By this time Jessica Berman had taken over for Baird who resigned in disgrace in the summer of 2021 for her role in squashing complaints that eventually took down Paul Riley and turned the league on its ear. Berman fielded many questions about a schedule she knew was flawed but had no part in crafting. She handled them all gracefully and could only say the problem would be fixed. And it was.
Enter 2023. This time the calendar started with the regular season. The Challenge Cup was reduced to filler, first on midweeks during the season, and then as a bridge while NWSL went mostly dark during the World Cup. This week’s knockout matches come on another week with no regular season matches. A longer space between the semifinals and final for planning purposes would be nice, but at least no one has to move games around the calendar.
“There’s more games for more minutes for more players,” Stoney said. “Especially when you’re going through a developmental stage with players. You can get players minutes. That’s been valuable for us this year, to try and get players into rhythm and minutes ahead of World Cup windows.”
Stoney added that she would prefer that the NWSL stop playing during any international window. And she won’t miss the double round-robin group format that returned in 2023.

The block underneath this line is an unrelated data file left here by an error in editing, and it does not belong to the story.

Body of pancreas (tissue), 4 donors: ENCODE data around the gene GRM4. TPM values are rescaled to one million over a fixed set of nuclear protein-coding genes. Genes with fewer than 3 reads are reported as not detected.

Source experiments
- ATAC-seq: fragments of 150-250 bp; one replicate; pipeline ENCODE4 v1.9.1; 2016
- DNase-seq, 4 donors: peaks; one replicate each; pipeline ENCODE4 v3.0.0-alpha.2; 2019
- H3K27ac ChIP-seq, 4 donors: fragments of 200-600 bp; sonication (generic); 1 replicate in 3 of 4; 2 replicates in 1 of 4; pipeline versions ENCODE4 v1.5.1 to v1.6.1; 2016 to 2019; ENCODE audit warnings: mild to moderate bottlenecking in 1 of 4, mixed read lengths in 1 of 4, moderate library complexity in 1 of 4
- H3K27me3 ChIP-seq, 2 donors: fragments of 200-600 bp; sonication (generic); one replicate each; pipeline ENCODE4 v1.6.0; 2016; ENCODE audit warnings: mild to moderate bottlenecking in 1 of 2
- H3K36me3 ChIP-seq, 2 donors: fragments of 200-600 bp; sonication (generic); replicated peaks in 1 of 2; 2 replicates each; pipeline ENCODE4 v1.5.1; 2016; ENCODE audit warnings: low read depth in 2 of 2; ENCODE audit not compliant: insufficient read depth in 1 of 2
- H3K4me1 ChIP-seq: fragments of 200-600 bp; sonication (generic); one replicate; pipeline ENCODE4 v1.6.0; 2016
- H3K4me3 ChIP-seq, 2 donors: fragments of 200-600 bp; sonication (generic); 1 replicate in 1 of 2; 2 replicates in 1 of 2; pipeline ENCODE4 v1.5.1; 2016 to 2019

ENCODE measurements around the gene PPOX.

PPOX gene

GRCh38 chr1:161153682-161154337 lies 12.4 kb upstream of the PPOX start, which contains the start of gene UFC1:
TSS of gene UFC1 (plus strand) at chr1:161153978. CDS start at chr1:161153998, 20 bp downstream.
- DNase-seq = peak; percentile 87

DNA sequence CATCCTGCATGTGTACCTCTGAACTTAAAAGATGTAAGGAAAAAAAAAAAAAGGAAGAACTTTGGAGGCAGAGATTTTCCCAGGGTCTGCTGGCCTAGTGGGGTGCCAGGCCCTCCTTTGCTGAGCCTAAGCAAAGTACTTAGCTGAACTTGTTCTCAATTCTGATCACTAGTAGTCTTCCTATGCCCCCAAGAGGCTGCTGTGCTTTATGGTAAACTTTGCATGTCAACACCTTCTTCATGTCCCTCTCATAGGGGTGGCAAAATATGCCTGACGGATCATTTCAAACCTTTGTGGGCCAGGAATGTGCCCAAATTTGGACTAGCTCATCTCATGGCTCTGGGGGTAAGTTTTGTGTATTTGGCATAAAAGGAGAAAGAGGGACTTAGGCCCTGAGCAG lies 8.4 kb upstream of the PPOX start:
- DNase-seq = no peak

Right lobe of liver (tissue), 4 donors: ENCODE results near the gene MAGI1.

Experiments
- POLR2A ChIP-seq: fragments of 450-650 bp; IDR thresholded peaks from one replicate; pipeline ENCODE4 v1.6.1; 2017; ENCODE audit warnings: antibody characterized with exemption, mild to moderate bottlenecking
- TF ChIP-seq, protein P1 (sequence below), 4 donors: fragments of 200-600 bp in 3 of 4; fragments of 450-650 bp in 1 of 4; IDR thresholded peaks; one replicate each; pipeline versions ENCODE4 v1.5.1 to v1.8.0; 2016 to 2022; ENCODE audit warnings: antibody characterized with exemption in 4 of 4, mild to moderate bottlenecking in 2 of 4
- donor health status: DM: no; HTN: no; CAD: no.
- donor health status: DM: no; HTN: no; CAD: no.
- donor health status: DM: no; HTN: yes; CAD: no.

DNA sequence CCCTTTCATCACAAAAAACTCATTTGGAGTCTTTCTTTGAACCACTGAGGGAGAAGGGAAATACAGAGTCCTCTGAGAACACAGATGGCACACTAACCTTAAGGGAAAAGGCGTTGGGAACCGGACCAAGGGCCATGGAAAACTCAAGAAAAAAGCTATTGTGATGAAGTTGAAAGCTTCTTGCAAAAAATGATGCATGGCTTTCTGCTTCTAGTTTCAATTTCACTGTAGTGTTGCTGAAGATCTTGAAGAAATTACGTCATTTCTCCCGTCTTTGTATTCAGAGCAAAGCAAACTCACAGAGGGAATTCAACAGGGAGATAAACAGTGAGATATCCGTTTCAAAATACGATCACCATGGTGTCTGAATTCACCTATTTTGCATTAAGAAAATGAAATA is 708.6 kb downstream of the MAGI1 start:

“I’m not gonna miss playing Reign four times, Angel City four times and Portland four times to be honest,” she stated.
We were all wondering what would come of the Challenge Cup in a 14-team league next season. Two groups of seven could have kept the same number of matches and reduced group play to single round robin. A straight knockout event with this year’s trophy winners getting buys would have been another. Taking some matches to neutral sites was another idea to help the league spread its wings a bit.
In the end, the final match will be played early next year, and then the Challenge Cup will be no more. Hopefully the title sponsor, UKG, hangs around and redirects its financial support. And maybe, just maybe, a proper women’s Open Cup will be part of the landscape one day. Until then, so long Challenge Cup. You were fun. Most of the time.